18 July, 2016

#Interview with Akash Verma, #Author of Three Times Loser... Love Never Dies

About the Author:
 I am an entrepreneur and Indian fiction author. 

My work has taken me across the country and I find this experience very relevant while giving shape to my stories.

I have authored two national bestsellers - It Happened That Night, in 2010 and Three Times Loser, in 2011. The third book, A Broken Man, is in the press.

I took up writing fiction in 2007; was bitten by this sudden urge towards writing by my compelling passion to understand human relationships and behaviour. 

Music, literature, history and travel fascinate me. I am currently based in Gurgaon, India.



An Interview with the Author:

When did you first realize that you wanted to be a writer/ a storyteller?
I belong to a family where both my parents are eminent Hindi writers. I have always been surrounded with books and literati.
My urge to write first surfaced in 2001 when I was based in Gujarat , in the year the riots took place. My first fiction novel – It Happened That Night is set against the backdrop of Gujarat riots. 

What inspires you to write?
I am moved by surroundings and people who I meet up with. I am very curious and a keen observer. Observations within our environment, society and human behavior triggers me, and I weave my stories around them.

How did you come up with the idea for your current story?
I belong to a middle class family where you grow up with everyone around, meaning all strata of society. I have witnessed caste based discrimination personally. Moreover Mandal was a dominant issue when I was passing out from school and took admissions in college. It has stayed with me and became a backdrop for A Broken Man. Secondly the belief that everyone has this unlimited potential within that can completely transform his/ her environment comes from a life philosophy that I practice.

Are there some stories tucked away in some drawer that was written before and never saw the light of the day?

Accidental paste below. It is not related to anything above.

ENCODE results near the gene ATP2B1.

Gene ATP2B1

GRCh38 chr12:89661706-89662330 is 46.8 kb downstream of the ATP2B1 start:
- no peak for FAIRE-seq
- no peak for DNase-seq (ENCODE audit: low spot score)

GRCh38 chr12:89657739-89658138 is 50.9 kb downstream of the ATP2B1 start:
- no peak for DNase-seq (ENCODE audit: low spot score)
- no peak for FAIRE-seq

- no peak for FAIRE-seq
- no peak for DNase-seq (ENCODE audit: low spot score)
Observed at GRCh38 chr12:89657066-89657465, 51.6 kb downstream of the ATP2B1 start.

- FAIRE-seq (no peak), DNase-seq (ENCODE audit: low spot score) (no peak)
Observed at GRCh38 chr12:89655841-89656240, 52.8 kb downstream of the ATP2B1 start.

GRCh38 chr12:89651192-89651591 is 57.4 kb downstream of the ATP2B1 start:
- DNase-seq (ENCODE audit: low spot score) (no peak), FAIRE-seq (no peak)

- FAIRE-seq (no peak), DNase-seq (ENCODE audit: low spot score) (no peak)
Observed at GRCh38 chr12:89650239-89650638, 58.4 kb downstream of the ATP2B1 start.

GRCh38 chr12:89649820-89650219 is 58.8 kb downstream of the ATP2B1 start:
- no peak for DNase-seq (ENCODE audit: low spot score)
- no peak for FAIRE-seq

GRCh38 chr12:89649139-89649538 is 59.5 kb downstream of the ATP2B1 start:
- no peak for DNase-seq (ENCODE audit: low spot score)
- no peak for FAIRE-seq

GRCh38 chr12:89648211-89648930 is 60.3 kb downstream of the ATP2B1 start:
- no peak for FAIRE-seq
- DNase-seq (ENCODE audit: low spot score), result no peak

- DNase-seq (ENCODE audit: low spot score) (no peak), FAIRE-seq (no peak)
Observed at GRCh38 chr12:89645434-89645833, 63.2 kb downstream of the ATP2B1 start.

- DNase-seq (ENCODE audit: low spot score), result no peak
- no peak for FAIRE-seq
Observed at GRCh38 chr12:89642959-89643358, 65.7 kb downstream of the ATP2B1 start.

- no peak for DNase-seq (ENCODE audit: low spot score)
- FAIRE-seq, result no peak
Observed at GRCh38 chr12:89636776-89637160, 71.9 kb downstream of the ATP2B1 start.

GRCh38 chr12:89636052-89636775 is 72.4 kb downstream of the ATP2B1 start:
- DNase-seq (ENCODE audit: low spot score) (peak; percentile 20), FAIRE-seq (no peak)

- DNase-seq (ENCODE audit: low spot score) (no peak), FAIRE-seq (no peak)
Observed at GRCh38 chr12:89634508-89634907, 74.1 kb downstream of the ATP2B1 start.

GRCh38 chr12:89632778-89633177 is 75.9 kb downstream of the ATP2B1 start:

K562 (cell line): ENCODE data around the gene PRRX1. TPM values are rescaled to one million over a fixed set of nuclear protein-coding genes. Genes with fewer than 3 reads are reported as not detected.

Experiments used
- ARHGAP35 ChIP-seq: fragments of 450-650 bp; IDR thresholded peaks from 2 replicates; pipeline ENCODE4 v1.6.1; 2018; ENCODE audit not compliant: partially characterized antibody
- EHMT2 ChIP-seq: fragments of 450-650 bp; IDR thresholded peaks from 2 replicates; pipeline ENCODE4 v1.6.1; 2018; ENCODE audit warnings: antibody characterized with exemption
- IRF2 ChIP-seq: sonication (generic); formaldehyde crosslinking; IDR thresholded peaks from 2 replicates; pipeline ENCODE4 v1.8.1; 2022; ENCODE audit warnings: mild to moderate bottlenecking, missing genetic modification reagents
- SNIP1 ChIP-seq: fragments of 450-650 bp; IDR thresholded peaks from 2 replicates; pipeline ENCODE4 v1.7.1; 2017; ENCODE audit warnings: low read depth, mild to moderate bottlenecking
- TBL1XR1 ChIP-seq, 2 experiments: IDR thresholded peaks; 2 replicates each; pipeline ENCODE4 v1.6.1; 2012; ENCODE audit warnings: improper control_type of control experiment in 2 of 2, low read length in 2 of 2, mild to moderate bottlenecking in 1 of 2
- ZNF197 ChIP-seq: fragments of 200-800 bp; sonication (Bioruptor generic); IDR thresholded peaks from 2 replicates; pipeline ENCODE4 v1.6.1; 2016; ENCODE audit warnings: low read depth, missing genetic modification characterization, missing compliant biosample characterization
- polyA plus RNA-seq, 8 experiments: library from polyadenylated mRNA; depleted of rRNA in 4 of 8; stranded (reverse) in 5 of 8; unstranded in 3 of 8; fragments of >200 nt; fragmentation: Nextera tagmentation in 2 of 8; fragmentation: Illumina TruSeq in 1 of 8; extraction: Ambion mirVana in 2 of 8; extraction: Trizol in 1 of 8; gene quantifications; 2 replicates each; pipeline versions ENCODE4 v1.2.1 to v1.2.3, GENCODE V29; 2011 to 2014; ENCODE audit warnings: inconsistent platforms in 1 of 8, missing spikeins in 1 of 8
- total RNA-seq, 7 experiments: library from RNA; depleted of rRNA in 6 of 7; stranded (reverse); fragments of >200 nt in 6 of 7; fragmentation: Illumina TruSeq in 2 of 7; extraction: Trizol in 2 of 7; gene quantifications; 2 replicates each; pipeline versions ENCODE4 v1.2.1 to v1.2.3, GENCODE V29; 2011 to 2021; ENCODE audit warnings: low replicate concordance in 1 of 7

Yes there are. Hopefully they will also see the light of the day one day.

Tell us about your writing process.
I do set up a broad timeframe within which I have to write a book. After that I don’t follow any set patterns or rules to approach this self deadline. I write whenever and wherever I can. The environment doesn’t bother me much as I usually get into a cocoon when I am writing. When I write I usually let it flow and come back to it only when I am editing the manuscript finally.

What is your favorite scene in the book? Why?
My personal favorite is the railway platform scene where the two protagonists --- Chhavi and Krishna separate without knowing whether they would be able to meet ever. It’s the defining moment where pure love overcomes any grudge that you may be carrying in your heart. It is also the moment where a victim of caste discrimination and poverty, Krishna , determines to achieve his true potential. It is the most poignant moment in the story yet it is reassuring in a manner. 

Did any of your characters inherit some of your own quirks?
In my opinion a writer would be lying if he/she says that it doesn’t.

What is your most interesting writing quirk?
I can write anywhere. Surroundings’, noise, place doesn’t bother me. 

Do you read? Who are your favourite authors and how have they influenced your writing style?
Good stories fascinate me more than the pedigree of the authors but I have some favourites as well. I love reading Marquez, Orhan Pamuk, Khaled Hoseini and Pablo Neruda. I can read diverse genres and writers, recently I read The Girl on the Train by Paula Hawkins and loved it and I wouldn’t in a similar manner ever leave a Dan Brown book. Similarly I love reading history; Nehru, Ramachandra Guha are a couple of my favourite writers in this space. A few fellow Indian authors whose work I have been privy to and have quite liked are Chetan Bhagat , Ashwin Sanghi, Preeti Shenoy, Novoneel & Vish Dhamija to name a few. 

What is the best piece of advice you have received, as a writer, till date?
This is my advice to self. Keep your wring simple. It’s usually not the language but the thought which touches someone heart.

What is the best piece of advice you would give to someone that wants to get into writing?
Every one learns along the way. The advice can’t be generic – One shoe fits all. 

What do you have in store next for your readers?
A crime thriller based in Gurgaon. I am researching on it currently.

About the Book:
Megha, a home-maker in Gurgaon, receives a letter. 
Mandira, a top MNC executive in New Delhi receives a letter. 
Shonali, a Corporate Slut in Mumbai receives a letter.

Three unknown people; three different lives; one common thread that binds them together. Alok.

Why is he calling them after so many years? What is it that he has, which he wants to return back to each one of them?

Three times loser... it the story of love and friendship; of sacrifice and deceit and of victories and heart-breaks. The story meanders through the narrow by lanes of Paliwal Park in Agra to the politically alive corridors of Lucknow University and finally lights up the studios of Smile FM in New Delhi. The quest for love continues over years; over time; and over cities. Does it find its destination in the end?




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